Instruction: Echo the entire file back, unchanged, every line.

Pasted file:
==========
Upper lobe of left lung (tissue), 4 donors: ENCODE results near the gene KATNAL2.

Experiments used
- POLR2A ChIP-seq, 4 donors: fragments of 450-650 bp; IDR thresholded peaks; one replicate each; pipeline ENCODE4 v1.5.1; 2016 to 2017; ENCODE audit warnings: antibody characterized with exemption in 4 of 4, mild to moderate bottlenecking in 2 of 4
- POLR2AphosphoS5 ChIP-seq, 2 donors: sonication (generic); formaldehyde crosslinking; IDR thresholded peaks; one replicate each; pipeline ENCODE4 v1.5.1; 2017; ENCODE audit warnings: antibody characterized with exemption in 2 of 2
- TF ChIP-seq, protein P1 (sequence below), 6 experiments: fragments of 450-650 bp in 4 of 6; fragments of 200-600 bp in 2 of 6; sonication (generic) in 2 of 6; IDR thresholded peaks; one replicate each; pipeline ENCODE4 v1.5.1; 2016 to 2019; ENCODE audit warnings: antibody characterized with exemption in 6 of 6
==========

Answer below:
Upper lobe of left lung (tissue), 4 donors: ENCODE results near the gene KATNAL2.

Experiments used
- POLR2A ChIP-seq, 4 donors: fragments of 450-650 bp; IDR thresholded peaks; one replicate each; pipeline ENCODE4 v1.5.1; 2016 to 2017; ENCODE audit warnings: antibody characterized with exemption in 4 of 4, mild to moderate bottlenecking in 2 of 4
- POLR2AphosphoS5 ChIP-seq, 2 donors: sonication (generic); formaldehyde crosslinking; IDR thresholded peaks; one replicate each; pipeline ENCODE4 v1.5.1; 2017; ENCODE audit warnings: antibody characterized with exemption in 2 of 2
- TF ChIP-seq, protein P1 (sequence below), 6 experiments: fragments of 450-650 bp in 4 of 6; fragments of 200-600 bp in 2 of 6; sonication (generic) in 2 of 6; IDR thresholded peaks; one replicate each; pipeline ENCODE4 v1.5.1; 2016 to 2019; ENCODE audit warnings: antibody characterized with exemption in 6 of 6